Mike Riley hit the recruiting trail running for Nebraska. With the Dec. 13 deadline for contacting a recruit in mind, the new head coach had no time to lose.
So far, so good for Riley. He made as many stops as he could, re-securing commitments from defensive tackles and twin brothers Khalil and Carlos Davis and defensive backs Eric Lee, Avery Anderson and Aaron Williams.
And as it all took place, Riley gave fans a front row seat thanks to social media. When able, Riley tweeted updates on recruits and his time out on the road. It's something that sets Nebraska's new head coach apart from its previous.
"The biggest noticeable difference has been the use of social media on the recruiting trail," Michael Bruntz of 247 Sports told Bleacher Report. "With the previous staff, there would be a flurry of 'Boom' tweets when a recruit pulled the trigger for Nebraska, but Riley did a nice job of building buzz on the recruiting trail as he was going to see committed prospects. That’s kind of taking a step forward in building buzz and showing the fan base the work that’s happening out on the recruiting trail."
It was clear to fans that Bo Pelini was not keen on social media. Looking solely at his Twitter account, the former head coach tweeted less than 50 times in 2014, with a handful of those coming as retweets from others. Compare that to Riley who tweeted the same amount between September and December alone. Social media just wasn't Pelini's thing.
Steven M. Sipple of the Lincoln Journal Star looked at the negative impact social media could have had on Nebraska's staff in 2013.
"Make no mistake, fan/media negativity concerns Pelini and his staff, especially from a recruiting standpoint, but also because of the way it impacts current players," Sipple wrote.
That's likely what turned Pelini off from social media. As for Riley, he views social media differently, which has been seen quickly since he took the job at Nebraska. Bruntz acknowledged how important that acceptance and understanding is for a head coach.
"The head coach really needs to be the arrow of the spear so to speak on the recruiting trail. James Franklin at Penn State is a great example. That includes setting the tone in both evaluating prospects, the importance of recruiting and on social media," said Bruntz.
"I think you’re seeing that now. Riley and his staff’s approach really shouldn’t come as a big surprise. They did a great job of using social media at Oregon State, and I wouldn’t be surprised to see the staff leverage the resources already in place in Nebraska’s digital communications department to take things up a notch."
As Bruntz pointed out, Riley has a lot of resources at his disposal. It would appear that he's already started to use them, which has to get fans excited about what he'll be able to do with a little more time under his belt.
Riley isn't wasting any time, though. As a result, the 2015 recruiting class is quickly taking shape. Some of Pelini's recruits will remain, but Bruntz believes Riley has quite a few additional players that his staff will target.
"This was always going to be a smaller class anyways, so there won’t be too mad of a dash to the finish line to fill 2015 spots, but Riley and his staff already have a couple irons in the fire heading into the dead week," said Bruntz.
He continued, "San Ramon (Calif.) tight end Matt Snyder is currently committed to Oregon State, but officially visited Nebraska on the weekend of Dec. 13. He’s a perfect fit for Riley’s offense and already has an established relationship with this coaching staff. Adrienne Talan, a linebacker from Ft. Lauderdale, Fla., had been committed to Riley and his staff at Oregon State, but decommitted in early December. He visited the same weekend as Snyder and the 247Sports Crystal Ball points to him ending up at Nebraska. Not a flip per se, but an important position for Riley’s new staff."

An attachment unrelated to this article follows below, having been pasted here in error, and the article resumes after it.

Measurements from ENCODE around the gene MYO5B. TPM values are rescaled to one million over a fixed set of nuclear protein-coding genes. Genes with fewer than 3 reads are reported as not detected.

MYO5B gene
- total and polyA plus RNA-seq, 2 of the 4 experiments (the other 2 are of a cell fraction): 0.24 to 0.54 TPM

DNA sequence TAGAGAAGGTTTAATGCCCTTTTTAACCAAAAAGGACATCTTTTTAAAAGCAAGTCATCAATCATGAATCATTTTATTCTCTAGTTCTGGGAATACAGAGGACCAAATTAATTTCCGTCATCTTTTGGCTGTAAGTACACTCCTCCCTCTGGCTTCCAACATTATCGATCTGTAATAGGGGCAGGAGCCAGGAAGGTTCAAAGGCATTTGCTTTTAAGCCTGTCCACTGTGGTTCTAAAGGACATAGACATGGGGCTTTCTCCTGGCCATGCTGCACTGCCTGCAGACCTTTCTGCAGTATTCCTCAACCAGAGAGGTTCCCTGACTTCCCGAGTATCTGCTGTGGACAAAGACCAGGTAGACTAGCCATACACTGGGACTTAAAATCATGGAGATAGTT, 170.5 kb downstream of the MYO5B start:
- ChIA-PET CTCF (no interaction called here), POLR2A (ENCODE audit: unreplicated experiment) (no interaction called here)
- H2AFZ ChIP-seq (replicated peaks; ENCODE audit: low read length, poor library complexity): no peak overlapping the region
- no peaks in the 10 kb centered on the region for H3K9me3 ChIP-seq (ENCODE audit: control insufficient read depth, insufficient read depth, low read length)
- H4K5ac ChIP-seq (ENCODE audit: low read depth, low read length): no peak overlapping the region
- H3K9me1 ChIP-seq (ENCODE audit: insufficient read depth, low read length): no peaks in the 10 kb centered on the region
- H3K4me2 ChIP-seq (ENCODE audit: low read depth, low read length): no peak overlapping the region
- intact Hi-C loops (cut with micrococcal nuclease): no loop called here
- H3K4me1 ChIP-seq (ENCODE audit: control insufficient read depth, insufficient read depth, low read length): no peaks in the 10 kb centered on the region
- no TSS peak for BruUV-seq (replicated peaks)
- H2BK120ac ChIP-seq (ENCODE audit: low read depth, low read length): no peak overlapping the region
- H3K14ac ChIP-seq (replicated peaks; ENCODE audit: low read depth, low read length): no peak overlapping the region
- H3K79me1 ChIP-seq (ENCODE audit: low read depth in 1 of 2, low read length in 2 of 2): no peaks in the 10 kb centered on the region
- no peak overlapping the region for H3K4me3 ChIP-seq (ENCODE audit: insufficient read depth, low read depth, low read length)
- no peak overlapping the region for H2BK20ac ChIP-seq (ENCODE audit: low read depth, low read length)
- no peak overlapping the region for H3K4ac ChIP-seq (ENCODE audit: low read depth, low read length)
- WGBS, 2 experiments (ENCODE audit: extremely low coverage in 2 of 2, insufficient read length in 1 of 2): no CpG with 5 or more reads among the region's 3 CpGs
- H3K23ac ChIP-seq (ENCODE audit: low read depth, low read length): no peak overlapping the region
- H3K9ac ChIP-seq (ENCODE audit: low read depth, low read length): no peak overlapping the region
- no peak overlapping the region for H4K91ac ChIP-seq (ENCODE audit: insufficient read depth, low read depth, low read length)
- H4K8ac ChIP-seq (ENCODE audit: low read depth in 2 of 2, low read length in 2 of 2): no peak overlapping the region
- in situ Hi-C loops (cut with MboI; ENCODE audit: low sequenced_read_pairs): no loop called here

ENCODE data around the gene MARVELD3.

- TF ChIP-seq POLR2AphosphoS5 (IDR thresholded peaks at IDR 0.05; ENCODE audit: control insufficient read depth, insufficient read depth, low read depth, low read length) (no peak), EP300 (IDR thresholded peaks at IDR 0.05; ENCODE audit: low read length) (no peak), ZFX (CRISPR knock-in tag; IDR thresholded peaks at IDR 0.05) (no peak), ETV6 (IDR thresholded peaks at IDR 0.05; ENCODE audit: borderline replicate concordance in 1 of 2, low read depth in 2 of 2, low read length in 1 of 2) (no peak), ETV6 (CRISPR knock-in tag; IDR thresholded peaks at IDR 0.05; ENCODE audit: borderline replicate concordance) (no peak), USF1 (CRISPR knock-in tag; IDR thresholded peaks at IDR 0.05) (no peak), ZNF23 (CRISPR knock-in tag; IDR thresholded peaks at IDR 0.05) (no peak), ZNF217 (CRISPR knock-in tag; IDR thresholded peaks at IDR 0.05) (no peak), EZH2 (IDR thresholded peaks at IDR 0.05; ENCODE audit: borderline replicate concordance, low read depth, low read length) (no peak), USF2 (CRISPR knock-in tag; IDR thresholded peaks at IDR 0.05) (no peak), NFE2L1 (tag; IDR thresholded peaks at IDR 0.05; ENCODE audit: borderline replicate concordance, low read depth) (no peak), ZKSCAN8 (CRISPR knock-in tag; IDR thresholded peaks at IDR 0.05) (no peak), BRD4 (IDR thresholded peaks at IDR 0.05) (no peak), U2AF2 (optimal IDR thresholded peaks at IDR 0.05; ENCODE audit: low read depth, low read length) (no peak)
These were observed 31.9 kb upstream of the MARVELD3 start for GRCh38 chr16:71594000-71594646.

As Riley targets these players, social media looks to be a focus. If nothing else, that will be the biggest difference in his approach at impressing recruits to Pelini's approach.
"Social media is certainly a big part of [recruiting], and this new staff seems to get it," Bruntz said. "Credit part of that to Director of Player Personnel Ryan Gunderson, who is the point man for a lot of that."
It's good that the new staff "gets it," too. Other coaches, like LSU's Les Miles have used Twitter to make news and gain the attention of potential recruits. While there are specific rules about when and how a recruit can be directly mentioned, there's nothing that says a coach cannot "subtweet" a player.
Miles' subtweet may not have sold running back Leonard Fournette on the Tigers alone, but it likely didn't hurt. After all, Fournette is now at LSU and making a name for himself. Riley has shown that he also doesn't mind vaguely mentioning players on Twitter in a similar fashion, either.
Beyond social media, there is one more area where Riley's approach could be different from Pelini's. That is the use of satellite camps.
"Something else to watch going forward is whether Riley and his staff at Nebraska take advantage of satellite camps in the same way they did at Oregon State," Bruntz noted.
"They worked camps in the Houston area that allowed them to get out and evaluate players in person that would have otherwise been difficult to see. That’s one way for northern teams to even things a bit with teams in the sun belt. If you can’t go out on a Friday night and see 25 prospects, do it in the summer and start building those relationships."
Relationships will be key for Riley. Whether it's through social media or through satellite camps, both approaches could bring a lot of talent to Nebraska.
Pelini may have been hesitant to really embrace social media for what it was. Riley is not. Fans have to be excited about this difference in approach.
Recruits have to be, too.
All quotes obtained firsthand, unless otherwise noted.